Monday, August 11, 2008

The right kind of conceit

I had once warned the personal essayists in my class that if they had been raped, millions of others have too, if they had cancer, millions of others have it too, & if they had parental problems, millions of others are in the same situation.

And as a continuation to the lesson on the proverbial so-what?, I asked  Rica Bolipata-Santos when she sat in w/ us how she decides whether an aspect of her life is worth writing about or not. 

"Oh, I'm very conceited. I think everything about me is worth writing about." (Another lesson bites the dust.)

My conceit isn't quite at Rica's level yet (though my blogging last week might've proved otherwise) so I'll take this opportunity to veer away from personal hullaballoo to focus on some valuable things Rica said in our class about creative nonfiction.

Now, let's go back to the conceit quote & add another statement: "When I 1st started out I didn't think I'd ever be a published writer. The writing is enough. I don't need to be published."

"Let me see your body," my boss just told my co-worker. "Nice."

Konteksto, kaibigan. Konteksto.

My co-worker is drawing a girl figure for 1 of our clients. My boss wanted her to open the .pdf file of the illustration of the girl character's whole body.

Now, back to Rica & contextualizing her statements, cuz of course she isn't 1 of them mere journal writers who operate solely on cathartics. She wouldn't be the wonderful writer that she is if she was (Google her if you still don't know who I speak of.)

Let's proceed w/ my favorite of all questions, w/c Rica said in class: "Why should I care?" And here is where I'll throw in her take on the proverbial personal-to-universal lesson: When writing, especially a personal essay, 1 is taking something from his private realm & throwing it into the public realm, w/ the intent of having another take what is given to the public to bring it back to his own private realm. It must be relatable, readers insist. I agree, but prefer to think of it as something worth investing in, or worth engaging. (Can't relate to  the events of the '60s but I can be informed of it, interested in it, touched by it; can't relate to the anger behind a manifesto but if written well I can be engaged intellectually to disagree w/ it.)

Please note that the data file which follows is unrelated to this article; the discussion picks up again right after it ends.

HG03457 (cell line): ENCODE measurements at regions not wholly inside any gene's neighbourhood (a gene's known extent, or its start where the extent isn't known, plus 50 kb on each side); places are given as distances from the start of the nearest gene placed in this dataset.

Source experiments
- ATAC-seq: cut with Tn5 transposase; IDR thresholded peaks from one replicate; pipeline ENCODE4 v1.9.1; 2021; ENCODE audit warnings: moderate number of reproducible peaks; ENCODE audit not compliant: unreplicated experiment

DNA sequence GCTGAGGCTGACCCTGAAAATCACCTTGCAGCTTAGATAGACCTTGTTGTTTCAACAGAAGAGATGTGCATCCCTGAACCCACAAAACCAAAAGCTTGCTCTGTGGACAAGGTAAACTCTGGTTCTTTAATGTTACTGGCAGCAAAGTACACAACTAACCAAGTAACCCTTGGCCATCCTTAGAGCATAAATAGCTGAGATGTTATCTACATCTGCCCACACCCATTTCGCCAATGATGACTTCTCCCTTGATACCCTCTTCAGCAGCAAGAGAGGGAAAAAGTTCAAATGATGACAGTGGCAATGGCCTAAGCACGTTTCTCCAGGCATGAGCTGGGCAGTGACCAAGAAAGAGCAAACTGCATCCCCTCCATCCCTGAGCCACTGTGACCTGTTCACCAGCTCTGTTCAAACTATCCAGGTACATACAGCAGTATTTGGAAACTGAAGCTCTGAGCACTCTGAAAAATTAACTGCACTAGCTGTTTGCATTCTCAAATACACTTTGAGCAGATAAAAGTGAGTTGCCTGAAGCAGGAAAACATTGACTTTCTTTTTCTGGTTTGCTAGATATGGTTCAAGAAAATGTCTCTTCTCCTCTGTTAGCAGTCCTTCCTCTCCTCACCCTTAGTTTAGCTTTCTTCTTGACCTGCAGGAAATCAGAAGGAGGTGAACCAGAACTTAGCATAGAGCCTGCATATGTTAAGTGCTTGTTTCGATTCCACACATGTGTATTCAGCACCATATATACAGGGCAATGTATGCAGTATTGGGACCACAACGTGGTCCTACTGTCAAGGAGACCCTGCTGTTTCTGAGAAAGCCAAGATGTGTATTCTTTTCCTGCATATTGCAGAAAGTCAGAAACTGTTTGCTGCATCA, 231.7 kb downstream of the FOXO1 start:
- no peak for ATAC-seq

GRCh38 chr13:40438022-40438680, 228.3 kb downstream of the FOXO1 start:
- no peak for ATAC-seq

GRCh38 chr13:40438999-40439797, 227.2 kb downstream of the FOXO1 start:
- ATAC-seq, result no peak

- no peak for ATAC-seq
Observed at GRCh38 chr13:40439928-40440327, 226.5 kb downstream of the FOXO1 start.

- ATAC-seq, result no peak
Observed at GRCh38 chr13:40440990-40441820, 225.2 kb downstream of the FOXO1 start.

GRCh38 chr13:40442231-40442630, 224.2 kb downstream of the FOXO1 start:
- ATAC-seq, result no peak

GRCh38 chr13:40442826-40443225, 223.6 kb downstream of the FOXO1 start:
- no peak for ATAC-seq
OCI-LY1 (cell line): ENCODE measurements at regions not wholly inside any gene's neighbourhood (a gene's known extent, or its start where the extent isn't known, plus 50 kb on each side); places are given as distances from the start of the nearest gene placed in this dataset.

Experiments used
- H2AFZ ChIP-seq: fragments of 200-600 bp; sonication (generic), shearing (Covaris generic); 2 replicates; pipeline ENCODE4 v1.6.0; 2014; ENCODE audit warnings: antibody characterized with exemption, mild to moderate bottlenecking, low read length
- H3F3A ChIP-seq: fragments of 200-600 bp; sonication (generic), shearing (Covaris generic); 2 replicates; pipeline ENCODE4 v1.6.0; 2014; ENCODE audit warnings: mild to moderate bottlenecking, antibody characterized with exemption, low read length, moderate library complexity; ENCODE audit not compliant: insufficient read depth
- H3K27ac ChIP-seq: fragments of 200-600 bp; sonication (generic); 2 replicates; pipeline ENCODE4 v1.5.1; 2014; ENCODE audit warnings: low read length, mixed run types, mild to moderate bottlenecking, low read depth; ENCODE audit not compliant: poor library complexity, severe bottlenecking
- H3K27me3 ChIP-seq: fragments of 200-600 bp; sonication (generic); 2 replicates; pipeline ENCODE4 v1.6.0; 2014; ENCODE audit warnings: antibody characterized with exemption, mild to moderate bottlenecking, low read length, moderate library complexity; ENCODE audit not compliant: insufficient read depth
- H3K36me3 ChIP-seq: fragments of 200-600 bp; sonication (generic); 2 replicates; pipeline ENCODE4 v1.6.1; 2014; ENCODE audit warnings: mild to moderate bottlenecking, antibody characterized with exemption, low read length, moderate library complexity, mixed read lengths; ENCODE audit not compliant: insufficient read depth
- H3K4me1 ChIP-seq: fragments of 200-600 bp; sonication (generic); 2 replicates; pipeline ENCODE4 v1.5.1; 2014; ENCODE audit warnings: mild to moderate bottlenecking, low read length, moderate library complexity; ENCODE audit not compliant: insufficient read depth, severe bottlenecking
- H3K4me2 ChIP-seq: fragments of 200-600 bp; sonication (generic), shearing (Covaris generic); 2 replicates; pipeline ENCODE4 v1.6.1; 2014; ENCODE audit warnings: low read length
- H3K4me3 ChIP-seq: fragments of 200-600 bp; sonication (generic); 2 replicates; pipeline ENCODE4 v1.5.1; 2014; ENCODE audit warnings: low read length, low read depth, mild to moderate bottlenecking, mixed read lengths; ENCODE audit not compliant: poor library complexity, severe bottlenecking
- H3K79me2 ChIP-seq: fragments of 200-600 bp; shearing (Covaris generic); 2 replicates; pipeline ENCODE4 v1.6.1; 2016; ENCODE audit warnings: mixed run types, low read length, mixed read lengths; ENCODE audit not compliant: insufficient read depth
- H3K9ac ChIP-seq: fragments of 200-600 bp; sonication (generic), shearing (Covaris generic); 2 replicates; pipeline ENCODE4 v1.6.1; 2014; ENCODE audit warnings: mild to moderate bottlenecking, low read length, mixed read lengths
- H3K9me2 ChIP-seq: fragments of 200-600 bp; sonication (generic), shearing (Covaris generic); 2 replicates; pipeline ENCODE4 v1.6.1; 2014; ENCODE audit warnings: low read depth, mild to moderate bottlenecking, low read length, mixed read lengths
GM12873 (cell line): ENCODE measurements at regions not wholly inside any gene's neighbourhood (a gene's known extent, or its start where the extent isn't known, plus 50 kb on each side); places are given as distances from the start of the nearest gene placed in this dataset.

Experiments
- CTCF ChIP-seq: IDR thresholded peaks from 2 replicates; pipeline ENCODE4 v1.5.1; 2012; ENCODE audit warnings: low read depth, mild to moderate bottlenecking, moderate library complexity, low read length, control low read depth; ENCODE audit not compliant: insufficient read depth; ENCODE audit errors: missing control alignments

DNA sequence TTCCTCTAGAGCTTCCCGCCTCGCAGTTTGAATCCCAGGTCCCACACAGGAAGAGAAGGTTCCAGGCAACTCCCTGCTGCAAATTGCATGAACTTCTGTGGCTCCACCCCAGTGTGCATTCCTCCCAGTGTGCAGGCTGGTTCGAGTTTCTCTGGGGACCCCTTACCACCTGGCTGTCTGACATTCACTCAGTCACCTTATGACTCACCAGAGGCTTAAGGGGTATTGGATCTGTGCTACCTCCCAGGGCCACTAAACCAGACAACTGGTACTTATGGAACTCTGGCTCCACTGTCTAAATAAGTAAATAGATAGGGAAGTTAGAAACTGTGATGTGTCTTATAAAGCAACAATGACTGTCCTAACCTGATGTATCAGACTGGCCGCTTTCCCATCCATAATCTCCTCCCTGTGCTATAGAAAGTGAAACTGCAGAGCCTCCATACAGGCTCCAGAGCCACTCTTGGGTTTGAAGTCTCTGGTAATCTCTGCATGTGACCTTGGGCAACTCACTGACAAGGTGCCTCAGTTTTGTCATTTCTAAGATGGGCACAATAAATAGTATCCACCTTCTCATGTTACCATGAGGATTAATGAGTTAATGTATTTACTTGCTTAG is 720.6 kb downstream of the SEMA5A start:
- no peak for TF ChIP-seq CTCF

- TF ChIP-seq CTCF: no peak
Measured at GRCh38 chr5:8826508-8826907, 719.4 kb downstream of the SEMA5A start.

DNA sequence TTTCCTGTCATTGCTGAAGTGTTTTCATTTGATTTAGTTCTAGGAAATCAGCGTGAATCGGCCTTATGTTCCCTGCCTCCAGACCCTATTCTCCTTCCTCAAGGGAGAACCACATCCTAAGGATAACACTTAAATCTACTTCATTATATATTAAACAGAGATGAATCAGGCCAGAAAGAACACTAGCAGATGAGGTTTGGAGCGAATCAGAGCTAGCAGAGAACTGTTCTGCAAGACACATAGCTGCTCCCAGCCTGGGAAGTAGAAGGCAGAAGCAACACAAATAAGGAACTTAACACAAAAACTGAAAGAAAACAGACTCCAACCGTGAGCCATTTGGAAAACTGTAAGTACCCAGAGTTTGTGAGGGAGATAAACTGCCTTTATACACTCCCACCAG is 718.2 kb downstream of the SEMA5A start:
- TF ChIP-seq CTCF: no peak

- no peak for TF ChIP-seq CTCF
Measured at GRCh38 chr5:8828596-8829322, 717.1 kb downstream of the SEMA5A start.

This brings us to what is dubbed the "burden" of nonfiction: insight -- expressed explicitly or implicitly. Nonfiction, said Rica, necessitates a relaying of information ("non") & a recognition of the self ("fiction" -- as in w/ characters if my interpretation is correct; a persona & the readers I count as characters), leading to the end-all of some semblance of enlightenment. Wasak. Good way of breaking it down, I think.

This is where I'll place my favorite quote from that morning: "You should be good at critiquing someone else only because you're good at critiquing yourself." Ang galing.

It becomes clear, at least for me, that 1 can be conceited if the work -- taken as a serious, cathartic craft -- is viewed as enough. This speaks of the kind of sincere respect & love for the craft that's unsurpassed by any other motive.

Thanks, Rica. Was a true pleasure.

(And a brief moment of unapologetic conceit: I'm Ok. We're OK.)

* * *

Birthday ni Japs bukas (August 12). Happy birthday, pards. Miss kita.


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